Tailored intervention does not up CRC screening rates

Tailored intervention does not up CRC screening rates

(HealthDay)—An interactive multimedia computer program (IMCP) tailored to expanded health belief model sociopsychological factors is no more effective for encouraging colorectal cancer screening than a control nontailored informational program, according to a study published in the May/June issue of the Annals of Family Medicine.

Anthony Jerant, M.D., from the University of California Davis School of Medicine in Sacramento, and colleagues conducted a to examine whether an IMCP could promote colorectal in a multiethnic sample. A total of 1,164 patients were enrolled, stratified by ethnicity and language (49.3 percent non-Hispanic, 27.2 percent Hispanic/English, and 23.4 percent Hispanic/Spanish), and were randomly allocated to IMCP tailored to sociopsychological factors or a nontailored informational program.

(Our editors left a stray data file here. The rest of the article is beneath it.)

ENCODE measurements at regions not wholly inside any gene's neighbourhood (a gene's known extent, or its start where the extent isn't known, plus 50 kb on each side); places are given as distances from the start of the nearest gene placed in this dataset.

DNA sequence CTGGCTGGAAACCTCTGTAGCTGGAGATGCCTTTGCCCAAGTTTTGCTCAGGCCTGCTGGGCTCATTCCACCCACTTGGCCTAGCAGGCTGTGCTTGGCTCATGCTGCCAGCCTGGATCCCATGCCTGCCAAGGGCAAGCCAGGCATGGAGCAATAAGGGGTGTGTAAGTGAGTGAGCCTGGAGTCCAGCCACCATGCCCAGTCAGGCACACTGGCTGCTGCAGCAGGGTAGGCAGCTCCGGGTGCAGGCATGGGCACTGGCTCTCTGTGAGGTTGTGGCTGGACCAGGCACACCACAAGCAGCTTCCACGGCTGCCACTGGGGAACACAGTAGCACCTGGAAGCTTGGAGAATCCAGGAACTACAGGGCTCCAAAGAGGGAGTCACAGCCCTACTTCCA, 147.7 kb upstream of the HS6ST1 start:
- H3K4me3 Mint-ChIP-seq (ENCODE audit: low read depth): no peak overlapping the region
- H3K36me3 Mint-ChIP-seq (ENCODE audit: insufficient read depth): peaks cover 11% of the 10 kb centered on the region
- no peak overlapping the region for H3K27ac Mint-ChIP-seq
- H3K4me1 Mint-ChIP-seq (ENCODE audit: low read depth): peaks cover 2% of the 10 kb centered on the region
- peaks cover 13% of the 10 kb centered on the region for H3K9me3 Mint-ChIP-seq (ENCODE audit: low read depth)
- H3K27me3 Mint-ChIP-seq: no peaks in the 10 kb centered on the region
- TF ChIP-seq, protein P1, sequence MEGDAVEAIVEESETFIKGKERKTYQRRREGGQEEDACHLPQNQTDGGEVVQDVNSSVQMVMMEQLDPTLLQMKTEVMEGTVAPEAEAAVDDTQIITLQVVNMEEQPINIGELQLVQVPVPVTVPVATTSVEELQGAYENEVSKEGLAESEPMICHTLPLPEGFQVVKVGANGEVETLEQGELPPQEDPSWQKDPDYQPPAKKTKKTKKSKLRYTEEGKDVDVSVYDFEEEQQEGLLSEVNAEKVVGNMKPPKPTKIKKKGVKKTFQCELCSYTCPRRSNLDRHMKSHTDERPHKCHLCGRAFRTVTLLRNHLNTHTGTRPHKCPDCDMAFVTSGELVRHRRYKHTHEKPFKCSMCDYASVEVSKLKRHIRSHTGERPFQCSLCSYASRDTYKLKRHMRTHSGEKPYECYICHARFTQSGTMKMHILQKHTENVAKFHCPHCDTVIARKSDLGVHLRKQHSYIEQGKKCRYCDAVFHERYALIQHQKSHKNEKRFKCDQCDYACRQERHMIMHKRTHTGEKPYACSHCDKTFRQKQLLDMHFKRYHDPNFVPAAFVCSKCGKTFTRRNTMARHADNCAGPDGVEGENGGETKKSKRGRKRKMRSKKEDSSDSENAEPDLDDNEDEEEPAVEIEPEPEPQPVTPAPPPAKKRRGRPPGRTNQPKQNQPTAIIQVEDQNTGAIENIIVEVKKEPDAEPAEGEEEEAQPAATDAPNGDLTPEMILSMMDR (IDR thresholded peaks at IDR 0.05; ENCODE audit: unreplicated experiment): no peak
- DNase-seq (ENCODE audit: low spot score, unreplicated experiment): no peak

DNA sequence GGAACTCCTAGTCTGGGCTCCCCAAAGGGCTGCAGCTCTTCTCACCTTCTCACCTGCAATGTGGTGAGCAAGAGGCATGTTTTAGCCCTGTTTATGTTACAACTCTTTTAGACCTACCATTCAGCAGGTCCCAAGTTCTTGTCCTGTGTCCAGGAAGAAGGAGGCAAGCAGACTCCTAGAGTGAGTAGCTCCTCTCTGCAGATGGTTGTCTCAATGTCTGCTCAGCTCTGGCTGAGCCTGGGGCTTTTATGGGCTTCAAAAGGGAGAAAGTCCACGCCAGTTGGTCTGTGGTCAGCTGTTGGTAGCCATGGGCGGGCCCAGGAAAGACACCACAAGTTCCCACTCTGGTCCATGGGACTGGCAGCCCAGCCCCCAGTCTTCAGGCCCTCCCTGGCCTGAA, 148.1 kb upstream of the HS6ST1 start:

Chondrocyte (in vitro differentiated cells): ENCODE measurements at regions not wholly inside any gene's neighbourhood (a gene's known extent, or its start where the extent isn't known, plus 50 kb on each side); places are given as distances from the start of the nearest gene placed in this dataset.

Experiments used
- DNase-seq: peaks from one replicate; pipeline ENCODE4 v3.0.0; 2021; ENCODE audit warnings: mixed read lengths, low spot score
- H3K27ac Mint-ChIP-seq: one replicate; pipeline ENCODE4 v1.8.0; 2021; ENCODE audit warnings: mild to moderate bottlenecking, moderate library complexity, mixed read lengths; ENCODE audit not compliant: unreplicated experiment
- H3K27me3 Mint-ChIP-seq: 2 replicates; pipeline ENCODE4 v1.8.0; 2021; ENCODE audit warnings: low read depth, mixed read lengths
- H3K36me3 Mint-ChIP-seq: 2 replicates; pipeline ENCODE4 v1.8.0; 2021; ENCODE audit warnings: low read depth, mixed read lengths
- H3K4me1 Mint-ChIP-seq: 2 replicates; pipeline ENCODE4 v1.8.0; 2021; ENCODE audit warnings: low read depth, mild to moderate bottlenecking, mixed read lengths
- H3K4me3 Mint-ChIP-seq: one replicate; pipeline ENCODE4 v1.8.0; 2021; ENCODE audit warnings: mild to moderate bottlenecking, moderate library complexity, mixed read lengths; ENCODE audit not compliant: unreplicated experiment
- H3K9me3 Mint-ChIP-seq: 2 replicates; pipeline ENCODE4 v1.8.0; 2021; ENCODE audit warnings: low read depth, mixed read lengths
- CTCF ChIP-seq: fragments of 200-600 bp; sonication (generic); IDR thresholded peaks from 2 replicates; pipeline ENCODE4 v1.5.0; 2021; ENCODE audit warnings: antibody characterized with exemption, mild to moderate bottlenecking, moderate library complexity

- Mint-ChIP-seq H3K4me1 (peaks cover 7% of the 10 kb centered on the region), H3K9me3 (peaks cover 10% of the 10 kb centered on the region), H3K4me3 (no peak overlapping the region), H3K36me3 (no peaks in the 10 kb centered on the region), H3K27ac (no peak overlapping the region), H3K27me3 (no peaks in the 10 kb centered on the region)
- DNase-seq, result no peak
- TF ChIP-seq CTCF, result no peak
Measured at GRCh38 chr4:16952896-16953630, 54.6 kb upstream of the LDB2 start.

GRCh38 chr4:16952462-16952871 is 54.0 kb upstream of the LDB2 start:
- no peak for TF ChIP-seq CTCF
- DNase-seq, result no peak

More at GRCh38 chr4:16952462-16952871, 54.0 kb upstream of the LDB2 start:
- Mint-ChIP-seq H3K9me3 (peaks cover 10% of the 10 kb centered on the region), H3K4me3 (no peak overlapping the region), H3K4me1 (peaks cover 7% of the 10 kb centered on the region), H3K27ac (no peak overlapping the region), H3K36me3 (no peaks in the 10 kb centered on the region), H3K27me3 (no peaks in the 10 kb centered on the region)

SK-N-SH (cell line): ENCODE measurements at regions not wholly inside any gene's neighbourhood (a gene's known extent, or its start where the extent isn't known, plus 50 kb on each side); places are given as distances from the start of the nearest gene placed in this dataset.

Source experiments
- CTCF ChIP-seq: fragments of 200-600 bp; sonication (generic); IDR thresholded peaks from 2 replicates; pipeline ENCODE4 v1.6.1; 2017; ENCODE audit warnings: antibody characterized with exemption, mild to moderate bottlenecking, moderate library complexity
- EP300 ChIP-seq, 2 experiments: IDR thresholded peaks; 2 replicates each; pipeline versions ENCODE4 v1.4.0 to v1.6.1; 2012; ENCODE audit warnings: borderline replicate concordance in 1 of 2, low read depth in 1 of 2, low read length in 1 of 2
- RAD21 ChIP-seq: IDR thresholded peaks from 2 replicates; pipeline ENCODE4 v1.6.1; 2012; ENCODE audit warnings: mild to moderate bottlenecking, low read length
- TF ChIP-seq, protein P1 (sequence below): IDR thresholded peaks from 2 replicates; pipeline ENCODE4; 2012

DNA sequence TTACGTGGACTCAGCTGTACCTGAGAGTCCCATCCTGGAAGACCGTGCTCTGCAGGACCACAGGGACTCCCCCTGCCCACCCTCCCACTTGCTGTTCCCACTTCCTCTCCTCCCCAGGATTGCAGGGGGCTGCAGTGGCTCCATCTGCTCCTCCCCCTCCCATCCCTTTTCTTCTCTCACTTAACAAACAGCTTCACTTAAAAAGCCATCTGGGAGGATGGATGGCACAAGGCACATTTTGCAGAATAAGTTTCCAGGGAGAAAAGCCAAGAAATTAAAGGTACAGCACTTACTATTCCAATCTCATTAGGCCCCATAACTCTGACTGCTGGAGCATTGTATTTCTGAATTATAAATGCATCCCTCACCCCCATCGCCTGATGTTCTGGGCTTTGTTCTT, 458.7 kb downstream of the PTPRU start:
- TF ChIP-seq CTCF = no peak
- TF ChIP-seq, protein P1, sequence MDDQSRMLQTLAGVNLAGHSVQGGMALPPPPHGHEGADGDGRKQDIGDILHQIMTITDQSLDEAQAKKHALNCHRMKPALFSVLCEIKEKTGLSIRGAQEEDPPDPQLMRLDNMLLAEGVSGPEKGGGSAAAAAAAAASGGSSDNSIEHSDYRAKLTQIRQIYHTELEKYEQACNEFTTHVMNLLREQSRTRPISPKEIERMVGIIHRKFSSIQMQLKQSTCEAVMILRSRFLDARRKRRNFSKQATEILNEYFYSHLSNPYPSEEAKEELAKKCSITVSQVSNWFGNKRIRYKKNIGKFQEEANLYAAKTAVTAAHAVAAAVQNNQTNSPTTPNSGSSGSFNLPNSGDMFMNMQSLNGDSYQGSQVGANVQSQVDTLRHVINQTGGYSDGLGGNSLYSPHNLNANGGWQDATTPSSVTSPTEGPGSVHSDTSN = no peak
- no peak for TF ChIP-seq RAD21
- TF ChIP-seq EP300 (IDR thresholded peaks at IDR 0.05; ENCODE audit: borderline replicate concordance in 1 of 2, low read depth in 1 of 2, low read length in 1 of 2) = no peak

The researchers found that, compared with control patients, IMCP correlated with significantly greater colorectal cancer screening knowledge, self-efficacy, readiness, test preference specificity, discussion, and recommendation, after adjustment for ethnicity/language, study center, and the previsit value of the dependent variable. Twenty-three percent of ICMP and 22 percent of control received screening during follow-up (difference, 0.5 percent; 95 percent confidence interval, −4.3 to 5.3). The effects of IMCP did not vary by ethnicity/language.

"Sociopsychological factor tailoring was no more effective than nontailored information in encouraging in a multiethnic sample, despite enhancing sociopsychological factors and visit behaviors associated with screening," the authors write.

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